Saturday, February 28, 2015

Some things I didn't know about Gustav Mahler

First off, I wish I could share with you that Gustav Mahler had visited Kansas City, just as Strauss, Prokofiev, Ravel, Rachmaninoff, Bartok, and Respighi had. But alas, I cannot. But I did look into this possibility and discovered that even though Mahler did not come to KC, he did in fact tour the United States 3 times with the New York Philharmonic. I have been reading excerpts from a great book called Gustav Mahler and the New York Philharmonic Orchestra Tour America, by Mary H. Wagner. She gives a detailed account of Mahler's time as the Director of that fine orchestra from 1909 until his death in 1911.They embarked on three tours during the years 1910 and 1911 that took them to New Haven, Providence, Springfield, MA, Boston, Philadelphia, Cleveland, Buffalo, Pittsburgh, Utica, NY, Syracuse, and Washington D.C. Here is the headline from the Buffalo Evening News, December 8, 1910:

The reviews of the performances were generally very good, according to Ms. Wagner's research. have been there to see one of those concerts would have been incredible.

Last summer I had a great conversation with Tom Sudholt, Program Director of the Radio Arts Foundation in St. Louis. (you can see the full interview with Tom in my blog posted 10/19/14). I remarked that I loved that the classical repertoire is so vast, and there was so much to discover. Tom agreed. Well, very recently, a HUGE example of that came to light. Mahler is of course known for his symphonies, and his songs. But I remember thinking how cool it would have been if he had written chamber music, concertos, solo instrumental works, or string quartets.....right? Well, he DID write one quartet...the Piano Quartet in A minor. I Googled this question one evening, and Wiki brought forth a citation for it. It says it was written during Mahler's first year at the Vienna Conservatory when he was 15 or 16 years old. I am sure many of you may already know this....but I am not ashamed to admit that I HAD NO IDEA about it. Please do yourself a favor and listen to it....I think it is marvelous.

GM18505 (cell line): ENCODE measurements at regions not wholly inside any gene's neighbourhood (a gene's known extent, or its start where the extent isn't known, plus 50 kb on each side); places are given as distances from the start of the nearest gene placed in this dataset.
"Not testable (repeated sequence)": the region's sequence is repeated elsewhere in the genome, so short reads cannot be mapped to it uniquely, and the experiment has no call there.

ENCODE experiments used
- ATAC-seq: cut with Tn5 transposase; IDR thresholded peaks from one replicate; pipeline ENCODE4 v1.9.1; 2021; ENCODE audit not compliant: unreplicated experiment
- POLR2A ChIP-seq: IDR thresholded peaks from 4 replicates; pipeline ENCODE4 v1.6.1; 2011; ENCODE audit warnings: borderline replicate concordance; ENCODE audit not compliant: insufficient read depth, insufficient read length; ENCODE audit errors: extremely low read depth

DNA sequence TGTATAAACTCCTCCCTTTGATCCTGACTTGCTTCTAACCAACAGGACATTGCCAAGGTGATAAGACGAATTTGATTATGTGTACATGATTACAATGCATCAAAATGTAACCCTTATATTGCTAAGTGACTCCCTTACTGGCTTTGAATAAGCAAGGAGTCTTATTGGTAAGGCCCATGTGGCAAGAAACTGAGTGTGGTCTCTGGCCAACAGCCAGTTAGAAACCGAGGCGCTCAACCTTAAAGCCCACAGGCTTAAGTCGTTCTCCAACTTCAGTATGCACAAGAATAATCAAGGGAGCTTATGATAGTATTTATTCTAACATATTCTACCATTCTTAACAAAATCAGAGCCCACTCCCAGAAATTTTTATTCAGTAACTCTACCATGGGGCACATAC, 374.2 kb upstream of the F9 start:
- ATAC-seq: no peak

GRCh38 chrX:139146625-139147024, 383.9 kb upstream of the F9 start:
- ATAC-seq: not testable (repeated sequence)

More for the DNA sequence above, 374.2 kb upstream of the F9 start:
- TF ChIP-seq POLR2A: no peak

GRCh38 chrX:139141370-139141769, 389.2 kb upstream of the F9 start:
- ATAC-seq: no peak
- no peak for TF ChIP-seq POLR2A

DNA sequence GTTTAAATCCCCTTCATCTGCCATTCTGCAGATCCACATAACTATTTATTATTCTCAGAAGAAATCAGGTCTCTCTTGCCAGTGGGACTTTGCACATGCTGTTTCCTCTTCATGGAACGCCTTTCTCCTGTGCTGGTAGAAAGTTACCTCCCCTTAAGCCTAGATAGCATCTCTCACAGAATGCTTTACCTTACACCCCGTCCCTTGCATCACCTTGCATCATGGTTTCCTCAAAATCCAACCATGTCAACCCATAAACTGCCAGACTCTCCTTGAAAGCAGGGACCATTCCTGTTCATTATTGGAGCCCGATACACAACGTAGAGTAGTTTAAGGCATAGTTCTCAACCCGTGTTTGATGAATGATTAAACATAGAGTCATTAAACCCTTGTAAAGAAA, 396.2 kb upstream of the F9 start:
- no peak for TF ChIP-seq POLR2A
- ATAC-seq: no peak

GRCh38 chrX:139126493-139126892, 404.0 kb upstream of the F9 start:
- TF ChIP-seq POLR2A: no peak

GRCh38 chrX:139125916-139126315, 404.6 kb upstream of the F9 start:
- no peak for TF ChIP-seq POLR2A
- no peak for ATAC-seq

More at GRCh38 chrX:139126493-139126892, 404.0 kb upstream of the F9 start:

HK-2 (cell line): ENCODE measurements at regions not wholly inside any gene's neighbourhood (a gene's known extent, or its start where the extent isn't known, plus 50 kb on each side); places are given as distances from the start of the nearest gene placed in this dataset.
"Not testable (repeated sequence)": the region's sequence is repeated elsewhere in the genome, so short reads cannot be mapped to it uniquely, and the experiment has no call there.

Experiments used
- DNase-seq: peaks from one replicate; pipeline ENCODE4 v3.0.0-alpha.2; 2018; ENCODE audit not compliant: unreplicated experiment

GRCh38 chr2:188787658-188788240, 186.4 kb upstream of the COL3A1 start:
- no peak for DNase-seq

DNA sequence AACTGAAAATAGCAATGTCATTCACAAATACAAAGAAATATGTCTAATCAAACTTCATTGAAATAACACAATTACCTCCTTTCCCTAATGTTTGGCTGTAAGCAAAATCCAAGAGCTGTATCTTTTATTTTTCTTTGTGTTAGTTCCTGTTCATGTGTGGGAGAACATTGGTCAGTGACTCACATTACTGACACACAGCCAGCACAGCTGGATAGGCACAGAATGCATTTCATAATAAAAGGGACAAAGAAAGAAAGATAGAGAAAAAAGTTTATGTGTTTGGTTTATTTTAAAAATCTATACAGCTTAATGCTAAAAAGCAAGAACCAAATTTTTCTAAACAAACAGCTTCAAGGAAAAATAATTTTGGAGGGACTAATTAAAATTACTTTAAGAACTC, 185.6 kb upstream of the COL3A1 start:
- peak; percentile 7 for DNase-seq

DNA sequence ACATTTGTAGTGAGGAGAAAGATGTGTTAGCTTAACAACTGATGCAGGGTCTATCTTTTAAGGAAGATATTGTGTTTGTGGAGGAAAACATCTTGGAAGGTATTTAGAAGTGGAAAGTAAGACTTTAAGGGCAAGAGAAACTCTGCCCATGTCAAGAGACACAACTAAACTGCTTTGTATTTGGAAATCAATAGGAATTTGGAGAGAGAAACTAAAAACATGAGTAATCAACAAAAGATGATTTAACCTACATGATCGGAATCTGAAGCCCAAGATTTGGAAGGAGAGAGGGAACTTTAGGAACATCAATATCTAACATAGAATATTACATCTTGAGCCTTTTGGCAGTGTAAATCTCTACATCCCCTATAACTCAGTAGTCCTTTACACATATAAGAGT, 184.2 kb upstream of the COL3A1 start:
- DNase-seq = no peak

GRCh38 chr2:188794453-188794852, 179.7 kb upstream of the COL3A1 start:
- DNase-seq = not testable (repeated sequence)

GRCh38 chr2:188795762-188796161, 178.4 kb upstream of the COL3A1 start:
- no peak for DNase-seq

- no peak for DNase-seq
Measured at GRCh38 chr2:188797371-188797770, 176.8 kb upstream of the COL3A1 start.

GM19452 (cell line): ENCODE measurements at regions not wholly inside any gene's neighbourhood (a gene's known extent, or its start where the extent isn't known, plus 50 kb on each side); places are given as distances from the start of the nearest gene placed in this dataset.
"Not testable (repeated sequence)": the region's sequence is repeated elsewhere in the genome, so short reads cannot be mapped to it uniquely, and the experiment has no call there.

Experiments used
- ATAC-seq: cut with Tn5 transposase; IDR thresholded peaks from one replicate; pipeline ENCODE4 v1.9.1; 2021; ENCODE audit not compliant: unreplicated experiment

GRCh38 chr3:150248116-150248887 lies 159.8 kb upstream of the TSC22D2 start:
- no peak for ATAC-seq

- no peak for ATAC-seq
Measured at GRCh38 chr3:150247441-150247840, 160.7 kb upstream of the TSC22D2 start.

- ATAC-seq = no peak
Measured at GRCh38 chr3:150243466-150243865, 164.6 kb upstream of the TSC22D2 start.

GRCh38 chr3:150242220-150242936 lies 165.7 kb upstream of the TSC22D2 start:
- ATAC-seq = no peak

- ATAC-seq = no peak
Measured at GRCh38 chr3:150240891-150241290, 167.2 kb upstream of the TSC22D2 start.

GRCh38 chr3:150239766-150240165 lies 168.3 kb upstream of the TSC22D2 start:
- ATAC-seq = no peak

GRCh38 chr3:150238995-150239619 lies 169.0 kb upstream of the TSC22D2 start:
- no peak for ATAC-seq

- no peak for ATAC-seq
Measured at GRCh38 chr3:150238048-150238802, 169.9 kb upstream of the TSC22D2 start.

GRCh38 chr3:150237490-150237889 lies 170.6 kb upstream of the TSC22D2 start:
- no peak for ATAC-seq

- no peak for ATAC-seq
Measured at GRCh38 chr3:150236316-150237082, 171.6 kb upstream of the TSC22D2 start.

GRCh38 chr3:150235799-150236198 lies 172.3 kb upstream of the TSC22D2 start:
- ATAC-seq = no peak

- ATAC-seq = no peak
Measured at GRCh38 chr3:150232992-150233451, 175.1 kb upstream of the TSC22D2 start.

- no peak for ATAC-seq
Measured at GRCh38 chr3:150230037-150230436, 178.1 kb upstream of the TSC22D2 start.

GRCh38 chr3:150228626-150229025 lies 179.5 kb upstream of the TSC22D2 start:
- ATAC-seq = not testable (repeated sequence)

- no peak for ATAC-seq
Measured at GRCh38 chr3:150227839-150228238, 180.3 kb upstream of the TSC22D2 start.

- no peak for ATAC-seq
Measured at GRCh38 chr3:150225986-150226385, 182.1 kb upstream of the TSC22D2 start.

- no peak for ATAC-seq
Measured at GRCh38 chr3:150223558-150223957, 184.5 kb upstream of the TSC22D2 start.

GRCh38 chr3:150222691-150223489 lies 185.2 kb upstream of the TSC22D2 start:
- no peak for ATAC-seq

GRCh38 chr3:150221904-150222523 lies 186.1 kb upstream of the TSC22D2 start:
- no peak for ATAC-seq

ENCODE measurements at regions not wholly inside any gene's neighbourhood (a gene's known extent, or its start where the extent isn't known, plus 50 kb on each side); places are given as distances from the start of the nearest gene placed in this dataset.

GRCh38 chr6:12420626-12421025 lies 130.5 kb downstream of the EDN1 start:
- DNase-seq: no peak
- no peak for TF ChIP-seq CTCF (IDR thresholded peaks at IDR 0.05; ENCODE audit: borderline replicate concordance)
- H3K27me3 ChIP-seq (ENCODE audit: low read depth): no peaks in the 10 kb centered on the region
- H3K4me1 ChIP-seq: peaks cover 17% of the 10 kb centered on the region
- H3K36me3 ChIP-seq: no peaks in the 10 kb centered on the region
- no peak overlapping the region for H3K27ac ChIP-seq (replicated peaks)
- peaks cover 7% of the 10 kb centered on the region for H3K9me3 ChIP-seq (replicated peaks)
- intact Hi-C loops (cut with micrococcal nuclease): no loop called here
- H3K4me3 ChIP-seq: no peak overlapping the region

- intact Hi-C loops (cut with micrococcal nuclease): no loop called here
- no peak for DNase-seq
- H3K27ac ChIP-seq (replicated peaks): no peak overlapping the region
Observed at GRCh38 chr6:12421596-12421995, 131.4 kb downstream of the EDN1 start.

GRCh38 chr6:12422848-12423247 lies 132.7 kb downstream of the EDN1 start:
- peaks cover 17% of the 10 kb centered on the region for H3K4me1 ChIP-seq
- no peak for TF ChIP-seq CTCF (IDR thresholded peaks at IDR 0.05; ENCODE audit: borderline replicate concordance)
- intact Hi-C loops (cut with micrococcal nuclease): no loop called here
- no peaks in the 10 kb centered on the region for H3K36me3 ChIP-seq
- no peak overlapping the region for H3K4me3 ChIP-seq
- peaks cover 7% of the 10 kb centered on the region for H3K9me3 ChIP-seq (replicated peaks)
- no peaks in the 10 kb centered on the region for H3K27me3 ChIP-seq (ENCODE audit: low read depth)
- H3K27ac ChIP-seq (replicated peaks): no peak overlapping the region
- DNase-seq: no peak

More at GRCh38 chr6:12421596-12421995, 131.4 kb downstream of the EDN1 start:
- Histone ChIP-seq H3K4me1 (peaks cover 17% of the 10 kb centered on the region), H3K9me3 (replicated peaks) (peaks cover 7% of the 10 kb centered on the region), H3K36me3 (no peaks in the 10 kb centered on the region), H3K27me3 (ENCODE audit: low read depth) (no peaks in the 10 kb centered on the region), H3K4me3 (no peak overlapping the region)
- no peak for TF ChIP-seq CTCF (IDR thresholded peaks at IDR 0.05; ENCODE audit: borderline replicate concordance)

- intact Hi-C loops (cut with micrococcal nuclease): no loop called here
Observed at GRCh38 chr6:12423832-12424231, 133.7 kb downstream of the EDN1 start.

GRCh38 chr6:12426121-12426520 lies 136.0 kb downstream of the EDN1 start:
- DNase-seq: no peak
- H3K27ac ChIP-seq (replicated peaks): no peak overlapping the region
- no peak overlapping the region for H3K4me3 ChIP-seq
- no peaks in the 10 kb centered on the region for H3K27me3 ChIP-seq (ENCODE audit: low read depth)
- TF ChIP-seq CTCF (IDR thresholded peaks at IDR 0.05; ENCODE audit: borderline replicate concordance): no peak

I learned later that Martin Scorsese used this piece in his 2010 movie, Shutter Island. Here is the has some graphic images......

Lastly, I learned that on this death bed in 1911, his has word was "Mozart".

Thursday, February 19, 2015

A Conversation with Susie Yang, Cellist

This Saturday, February 21, 2015, KC area residents will have an opportunity to see and hear a very gifted cellist, Susie Yang, perform with the Heritage Philharmonic. Ms. Yang has been the Associate Principal Cellist of the Kansas City Symphony since 2010. She will be performing the Variations on a Rococo Theme by Tchaikovsky. Here is the complete program for the concert:

Music of Russia

Saturday, February 21, 2015 at 7:30 PM

Blue Springs High School 
2000 NW Ashton Drive
Blue Springs, MO 64015

Borodin     Symphony No. 2
Liadov     Eight Russian Folk Songs
Tchaikovsky     Variations on a Rococo Theme 
Susie Yang, cello soloist

I recently had a conversation with Ms.Yang to learn more about her and and talk about classical music.

TH: What is your first memory of hearing a cello?

SY: I was 2 or 3…my mom played the cello and my older sister played the violin. I started playing cello when I was 5.

TH: So hearing both cello and violin, how did you choose between the two?

SY: It’s not any kind of inspiring story (laughing)…it was chosen for me. My sister really wanted to play the violin…she was very passionate about it at a young age. I was shyer and quieter and my parents thought playing might open me up, and since my mom is a cellist, they gave me a cello.

TH: Where did you grow up?

SY: The Northwest suburbs of Chicago, where my parents still live…in Schaumburg.

TH: My dad was passionate his entire life about classical music, and I read that your father has the same passion?

SY: Yes. Since we were little, we heard classical music at home…especially his favorites like the Schubert Trout Quintet. He has a collection of so many amazing classical records with soloists such as Jascha Heifetz and Pierre Fournier and also recordings of great orchestral music with Leonard Bernstein and George Szell conducting. 

TH: How did you end up here in Kansas City?